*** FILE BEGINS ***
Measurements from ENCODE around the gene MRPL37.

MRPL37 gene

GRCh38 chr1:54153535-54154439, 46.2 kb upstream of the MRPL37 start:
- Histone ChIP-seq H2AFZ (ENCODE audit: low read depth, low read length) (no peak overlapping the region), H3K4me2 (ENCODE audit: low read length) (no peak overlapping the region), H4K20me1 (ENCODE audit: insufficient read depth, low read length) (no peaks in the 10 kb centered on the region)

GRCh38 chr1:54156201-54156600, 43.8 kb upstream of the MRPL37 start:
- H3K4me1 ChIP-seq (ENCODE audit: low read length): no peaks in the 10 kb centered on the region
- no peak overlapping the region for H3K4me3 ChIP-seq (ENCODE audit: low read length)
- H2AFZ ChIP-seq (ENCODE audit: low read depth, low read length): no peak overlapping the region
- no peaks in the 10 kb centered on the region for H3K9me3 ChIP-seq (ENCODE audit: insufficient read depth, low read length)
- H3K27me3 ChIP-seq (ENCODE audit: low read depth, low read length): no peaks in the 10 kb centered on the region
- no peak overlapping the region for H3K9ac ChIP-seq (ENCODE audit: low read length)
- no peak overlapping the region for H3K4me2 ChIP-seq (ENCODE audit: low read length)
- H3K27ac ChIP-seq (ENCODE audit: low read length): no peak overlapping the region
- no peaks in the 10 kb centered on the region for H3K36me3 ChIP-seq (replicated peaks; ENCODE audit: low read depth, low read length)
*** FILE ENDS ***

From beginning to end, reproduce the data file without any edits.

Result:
Measurements from ENCODE around the gene MRPL37.

MRPL37 gene

GRCh38 chr1:54153535-54154439, 46.2 kb upstream of the MRPL37 start:
- Histone ChIP-seq H2AFZ (ENCODE audit: low read depth, low read length) (no peak overlapping the region), H3K4me2 (ENCODE audit: low read length) (no peak overlapping the region), H4K20me1 (ENCODE audit: insufficient read depth, low read length) (no peaks in the 10 kb centered on the region)

GRCh38 chr1:54156201-54156600, 43.8 kb upstream of the MRPL37 start:
- H3K4me1 ChIP-seq (ENCODE audit: low read length): no peaks in the 10 kb centered on the region
- no peak overlapping the region for H3K4me3 ChIP-seq (ENCODE audit: low read length)
- H2AFZ ChIP-seq (ENCODE audit: low read depth, low read length): no peak overlapping the region
- no peaks in the 10 kb centered on the region for H3K9me3 ChIP-seq (ENCODE audit: insufficient read depth, low read length)
- H3K27me3 ChIP-seq (ENCODE audit: low read depth, low read length): no peaks in the 10 kb centered on the region
- no peak overlapping the region for H3K9ac ChIP-seq (ENCODE audit: low read length)
- no peak overlapping the region for H3K4me2 ChIP-seq (ENCODE audit: low read length)
- H3K27ac ChIP-seq (ENCODE audit: low read length): no peak overlapping the region
- no peaks in the 10 kb centered on the region for H3K36me3 ChIP-seq (replicated peaks; ENCODE audit: low read depth, low read length)